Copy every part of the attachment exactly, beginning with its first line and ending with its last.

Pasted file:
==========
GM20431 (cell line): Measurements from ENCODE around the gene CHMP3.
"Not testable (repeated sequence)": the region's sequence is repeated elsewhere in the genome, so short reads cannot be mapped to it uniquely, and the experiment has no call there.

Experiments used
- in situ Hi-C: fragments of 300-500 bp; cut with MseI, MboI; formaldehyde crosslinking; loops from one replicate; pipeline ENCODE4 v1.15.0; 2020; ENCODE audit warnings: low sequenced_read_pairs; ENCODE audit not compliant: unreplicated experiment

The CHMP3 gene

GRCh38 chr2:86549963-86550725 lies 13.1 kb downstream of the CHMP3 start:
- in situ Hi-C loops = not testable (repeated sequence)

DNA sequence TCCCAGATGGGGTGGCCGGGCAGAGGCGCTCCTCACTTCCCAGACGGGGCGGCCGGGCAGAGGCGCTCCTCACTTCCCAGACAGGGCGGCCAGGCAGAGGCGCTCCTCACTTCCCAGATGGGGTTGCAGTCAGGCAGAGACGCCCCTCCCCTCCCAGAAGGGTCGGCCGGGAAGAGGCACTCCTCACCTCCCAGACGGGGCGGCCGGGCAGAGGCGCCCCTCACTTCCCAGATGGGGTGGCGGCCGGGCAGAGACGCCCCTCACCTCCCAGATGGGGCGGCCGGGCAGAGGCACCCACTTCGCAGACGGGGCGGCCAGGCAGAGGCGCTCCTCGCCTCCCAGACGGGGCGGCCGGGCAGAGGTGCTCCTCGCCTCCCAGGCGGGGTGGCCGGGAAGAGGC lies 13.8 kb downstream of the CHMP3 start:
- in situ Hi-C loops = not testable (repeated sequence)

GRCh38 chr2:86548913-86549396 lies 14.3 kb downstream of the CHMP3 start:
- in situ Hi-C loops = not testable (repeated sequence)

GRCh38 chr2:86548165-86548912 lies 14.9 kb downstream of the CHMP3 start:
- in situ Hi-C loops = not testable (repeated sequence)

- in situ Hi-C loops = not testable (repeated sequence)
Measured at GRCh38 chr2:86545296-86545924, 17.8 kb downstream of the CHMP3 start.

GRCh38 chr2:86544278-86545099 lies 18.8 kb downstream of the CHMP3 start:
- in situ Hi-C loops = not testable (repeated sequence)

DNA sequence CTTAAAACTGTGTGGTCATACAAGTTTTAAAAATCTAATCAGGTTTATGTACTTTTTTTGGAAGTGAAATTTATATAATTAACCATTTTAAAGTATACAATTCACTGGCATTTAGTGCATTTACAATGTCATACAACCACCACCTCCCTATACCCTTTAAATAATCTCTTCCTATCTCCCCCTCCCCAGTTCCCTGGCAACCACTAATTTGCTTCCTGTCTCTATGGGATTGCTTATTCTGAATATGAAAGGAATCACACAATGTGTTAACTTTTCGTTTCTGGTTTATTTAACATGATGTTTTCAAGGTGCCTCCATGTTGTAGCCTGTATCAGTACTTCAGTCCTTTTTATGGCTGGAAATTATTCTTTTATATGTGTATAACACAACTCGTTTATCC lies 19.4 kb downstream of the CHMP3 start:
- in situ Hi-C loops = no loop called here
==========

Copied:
GM20431 (cell line): Measurements from ENCODE around the gene CHMP3.
"Not testable (repeated sequence)": the region's sequence is repeated elsewhere in the genome, so short reads cannot be mapped to it uniquely, and the experiment has no call there.

Experiments used
- in situ Hi-C: fragments of 300-500 bp; cut with MseI, MboI; formaldehyde crosslinking; loops from one replicate; pipeline ENCODE4 v1.15.0; 2020; ENCODE audit warnings: low sequenced_read_pairs; ENCODE audit not compliant: unreplicated experiment

The CHMP3 gene

GRCh38 chr2:86549963-86550725 lies 13.1 kb downstream of the CHMP3 start:
- in situ Hi-C loops = not testable (repeated sequence)

DNA sequence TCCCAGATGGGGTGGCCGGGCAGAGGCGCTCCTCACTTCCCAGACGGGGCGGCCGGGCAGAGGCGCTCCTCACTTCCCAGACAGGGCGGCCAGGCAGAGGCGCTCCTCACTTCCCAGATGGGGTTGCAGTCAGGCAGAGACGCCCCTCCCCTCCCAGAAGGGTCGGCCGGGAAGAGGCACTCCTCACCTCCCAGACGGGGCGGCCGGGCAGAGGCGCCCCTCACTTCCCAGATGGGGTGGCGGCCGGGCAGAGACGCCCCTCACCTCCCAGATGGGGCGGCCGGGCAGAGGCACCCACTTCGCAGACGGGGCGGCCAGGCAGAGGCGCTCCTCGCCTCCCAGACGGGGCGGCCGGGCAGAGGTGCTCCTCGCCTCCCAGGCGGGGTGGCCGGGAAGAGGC lies 13.8 kb downstream of the CHMP3 start:
- in situ Hi-C loops = not testable (repeated sequence)

GRCh38 chr2:86548913-86549396 lies 14.3 kb downstream of the CHMP3 start:
- in situ Hi-C loops = not testable (repeated sequence)

GRCh38 chr2:86548165-86548912 lies 14.9 kb downstream of the CHMP3 start:
- in situ Hi-C loops = not testable (repeated sequence)

- in situ Hi-C loops = not testable (repeated sequence)
Measured at GRCh38 chr2:86545296-86545924, 17.8 kb downstream of the CHMP3 start.

GRCh38 chr2:86544278-86545099 lies 18.8 kb downstream of the CHMP3 start:
- in situ Hi-C loops = not testable (repeated sequence)

DNA sequence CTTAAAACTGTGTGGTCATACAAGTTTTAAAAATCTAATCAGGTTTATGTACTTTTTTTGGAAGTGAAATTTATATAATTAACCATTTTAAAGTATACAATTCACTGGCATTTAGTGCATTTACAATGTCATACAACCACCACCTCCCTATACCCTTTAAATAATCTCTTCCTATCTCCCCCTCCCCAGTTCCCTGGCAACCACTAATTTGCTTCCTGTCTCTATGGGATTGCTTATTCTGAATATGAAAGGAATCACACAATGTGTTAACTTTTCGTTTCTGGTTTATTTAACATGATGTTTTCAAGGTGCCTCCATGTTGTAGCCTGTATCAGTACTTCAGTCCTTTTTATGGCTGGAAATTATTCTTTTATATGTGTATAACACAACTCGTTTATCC lies 19.4 kb downstream of the CHMP3 start:
- in situ Hi-C loops = no loop called here